Despite brilliant and life-changing advances in nutritional science, especially in the first half of the 20th century, we humans seem to be getting bigger. And our cardiovascular and metabolic systems are suffering.
Following 20 years of research, Professor David Raubenheimer and Professor Stephen Simpson from the University of Sydney’s Charles Perkins Centre have suggested a new framework in which to approach human nutrition with respect to obesity and our cardiometabolic health.
Nutritional geometry – a new way to analyse the diet and health relationship
Nutritional geometry is a modeling framework that seeks to analyse what we eat and how it impacts our health holistically by incorporating ecological and evolutionary theory behind food needs and food choice.
“The ‘nutritional geometry’ framework enables us to plot foods, meals, diets and dietary patterns together based on their nutrient composition, and this helps researchers to observe otherwise overlooked patterns in the links between certain diets, health and disease,” says Professor Raubenheimer.1
In other words, as opposed to focusing on a single nutrient, we should be looking at the food in its entirety and the context in which it is consumed, using this as a treatment approach when working with particular conditions – like obesity and associated cardiometabolic disease.
Keeping sights set on one nutrient to cure all may no longer be an effective strategy, the researchers suggest.
It was this reductionist approach that led scientists to believe that a single nutrient could cause obesity and associated cardiometabolic disease in the mid 20th century. Fat and carbohydrates became the subjects of intense focus, and conjecture among experts of their role in weight gain and cardiometabolic diseases remains (leaving many people confused!).2
But foods and dietary patterns are complex! They provide a mixture of nutrients, working in synergy to effect health outcomes. Rather than isolated nutrients, the nutritional geometry modeling system focuses on how the mixtures of nutrients and dietary components interact. It can help to determine “nutritional properties of foods and how foods in turn combine into meals, diets, and dietary patterns to influence health.”2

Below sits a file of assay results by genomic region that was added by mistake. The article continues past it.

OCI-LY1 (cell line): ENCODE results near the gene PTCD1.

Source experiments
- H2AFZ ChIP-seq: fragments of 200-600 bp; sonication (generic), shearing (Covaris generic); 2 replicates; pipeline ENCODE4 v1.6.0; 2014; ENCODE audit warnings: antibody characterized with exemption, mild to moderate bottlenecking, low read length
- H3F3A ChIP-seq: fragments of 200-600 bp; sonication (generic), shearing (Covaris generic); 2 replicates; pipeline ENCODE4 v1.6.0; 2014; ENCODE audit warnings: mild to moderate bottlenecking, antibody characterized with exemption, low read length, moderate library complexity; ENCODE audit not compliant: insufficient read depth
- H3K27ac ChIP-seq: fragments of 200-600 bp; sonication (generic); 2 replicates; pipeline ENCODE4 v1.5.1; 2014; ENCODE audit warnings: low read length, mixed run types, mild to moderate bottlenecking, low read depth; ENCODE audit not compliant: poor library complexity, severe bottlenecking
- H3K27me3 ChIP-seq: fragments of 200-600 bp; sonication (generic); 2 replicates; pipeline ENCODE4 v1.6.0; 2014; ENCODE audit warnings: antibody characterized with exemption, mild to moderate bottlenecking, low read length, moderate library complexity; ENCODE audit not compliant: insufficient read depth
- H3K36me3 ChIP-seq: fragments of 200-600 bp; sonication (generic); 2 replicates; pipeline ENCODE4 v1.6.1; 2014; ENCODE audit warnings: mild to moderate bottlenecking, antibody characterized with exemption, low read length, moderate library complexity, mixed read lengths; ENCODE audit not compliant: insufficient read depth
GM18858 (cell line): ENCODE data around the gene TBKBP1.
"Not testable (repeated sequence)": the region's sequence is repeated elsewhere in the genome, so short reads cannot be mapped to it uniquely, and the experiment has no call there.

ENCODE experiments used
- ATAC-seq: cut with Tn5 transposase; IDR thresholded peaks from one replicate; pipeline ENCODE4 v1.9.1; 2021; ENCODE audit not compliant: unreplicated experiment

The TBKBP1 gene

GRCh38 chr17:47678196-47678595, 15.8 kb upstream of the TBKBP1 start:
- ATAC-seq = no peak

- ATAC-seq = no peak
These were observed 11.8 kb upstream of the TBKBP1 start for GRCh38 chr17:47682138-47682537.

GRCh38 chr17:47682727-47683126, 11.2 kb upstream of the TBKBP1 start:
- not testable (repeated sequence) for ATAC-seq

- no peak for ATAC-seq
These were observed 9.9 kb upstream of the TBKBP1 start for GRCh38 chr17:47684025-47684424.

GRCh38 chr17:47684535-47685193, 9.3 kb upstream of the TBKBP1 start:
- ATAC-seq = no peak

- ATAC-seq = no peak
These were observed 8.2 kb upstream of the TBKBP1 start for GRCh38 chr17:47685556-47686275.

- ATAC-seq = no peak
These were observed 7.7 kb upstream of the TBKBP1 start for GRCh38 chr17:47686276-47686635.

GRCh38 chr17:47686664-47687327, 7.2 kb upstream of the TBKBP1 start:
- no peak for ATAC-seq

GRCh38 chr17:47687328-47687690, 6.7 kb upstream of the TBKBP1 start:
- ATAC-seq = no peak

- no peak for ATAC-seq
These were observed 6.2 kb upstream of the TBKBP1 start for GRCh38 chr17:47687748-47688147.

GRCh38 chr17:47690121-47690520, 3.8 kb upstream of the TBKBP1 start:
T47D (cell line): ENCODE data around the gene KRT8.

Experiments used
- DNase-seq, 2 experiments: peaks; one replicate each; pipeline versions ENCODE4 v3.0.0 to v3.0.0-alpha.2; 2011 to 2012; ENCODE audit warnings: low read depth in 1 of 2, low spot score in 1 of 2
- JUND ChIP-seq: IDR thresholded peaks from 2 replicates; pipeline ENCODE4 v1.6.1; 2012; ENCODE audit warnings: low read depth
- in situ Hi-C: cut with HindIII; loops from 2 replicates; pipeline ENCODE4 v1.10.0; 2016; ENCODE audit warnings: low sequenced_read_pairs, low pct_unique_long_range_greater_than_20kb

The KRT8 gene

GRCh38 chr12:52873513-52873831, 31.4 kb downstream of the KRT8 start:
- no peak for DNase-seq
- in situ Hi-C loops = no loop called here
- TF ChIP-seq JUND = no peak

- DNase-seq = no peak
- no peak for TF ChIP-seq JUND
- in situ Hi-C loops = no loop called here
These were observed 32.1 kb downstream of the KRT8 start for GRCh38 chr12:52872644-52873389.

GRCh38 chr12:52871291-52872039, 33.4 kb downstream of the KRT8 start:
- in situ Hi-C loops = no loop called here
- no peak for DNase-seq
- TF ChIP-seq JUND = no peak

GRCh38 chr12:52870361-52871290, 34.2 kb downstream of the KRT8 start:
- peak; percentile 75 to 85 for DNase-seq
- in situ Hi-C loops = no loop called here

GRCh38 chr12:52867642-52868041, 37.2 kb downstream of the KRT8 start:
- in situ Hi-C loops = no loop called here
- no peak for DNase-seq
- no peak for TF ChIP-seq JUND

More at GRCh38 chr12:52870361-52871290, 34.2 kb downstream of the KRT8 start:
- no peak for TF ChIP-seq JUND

The ecology of nutrition
Whilst the complex interaction between nutrients and human physiology is an important component of evaluating the impact of food on health and disease, the quantity, quality, and context in which a whole food is eaten is important.
The term ‘Nutrition Ecology’ seeks to address this, by examining the effects of foods from four aspects – the society, the economy, the environment, and human health.3 All are deeply connected to what and how we eat,4 and the nutritional geometry modeling framework discussed above considers such factors.
“This multilevel framework provides contact points across the many domains that affect human nutrition, from biology to economics and other influential facets of modern food environments”.1 This enables multiple influences to be integrated into a single model to help ascertain what myriad of factors may contribute to a disease.
Such influences include sustainability (including impact on the environment, accessibility, and maintaining a global food supply); the inundation of clever marketing; the modern-day exposure to an abundance of food-stuff; and our cultural and emotional connection to food. And all can be considered for their impact on human health.
This is an exciting approach to human nutrition and addressing various disease conditions, which needn’t be limited to obesity and cardiometabolic issues.
For now, perhaps consider the food you choose from a holistic perspective. Give thought to why you are eating something (did a shiny fancy label attract you to buy/are you actually hungry/are you stress-eating through the bag of potato crisps?), and focus on enjoying real food that is high quality, seasonal, and locally grown.
Being mindful and considerate of what and how you eat can benefit your health, and perhaps that of the globe – whereas mindlessly chomping down on the heavily processed and refined stuff probably won’t.
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By Angela Johnson (BHSc Nut. Med.)
- University of Sydney 2016, ‘Researchers develop new framework for human nutrition’, viewed 4 August 2016, <http://sydney.edu.au/news-opinion/news/2016/08/01/researchers-develop-new-framework-for-human-nutrition-.html>
- Raubenheimer, D & Simpson, SJ 2016, ‘Nutritional Ecology and Human Health’, Annual Review of Nutrition, p. 603.
- Schneider, K, & Hoffmann, I 2011, ‘Nutrition ecology–a concept for systemic nutrition research and integrative problem solving’, Ecology Of Food And Nutrition, vol. 50, no. 1, pp. 1-17.
- Allison, DB, Bassaganya-Riera, J, Burlingame, B, Brown, AW, Le Coutre, J, Dickson, SL, Van Eden, W, Garssen, J, Hontecillas, R, Khoo, CH, Knorr, D, Kussmann, M, Magistretti, PJ, Mehta, T, Meule, A, Rychlik, M, & VA[paragraph]gele, C 2015, ‘Goals in Nutrition Science 2015-2020’, Frontiers in Nutrition, viewed 4 August 2016, <http://journal.frontiersin.org/article/10.3389/fnut.2015.00026/full>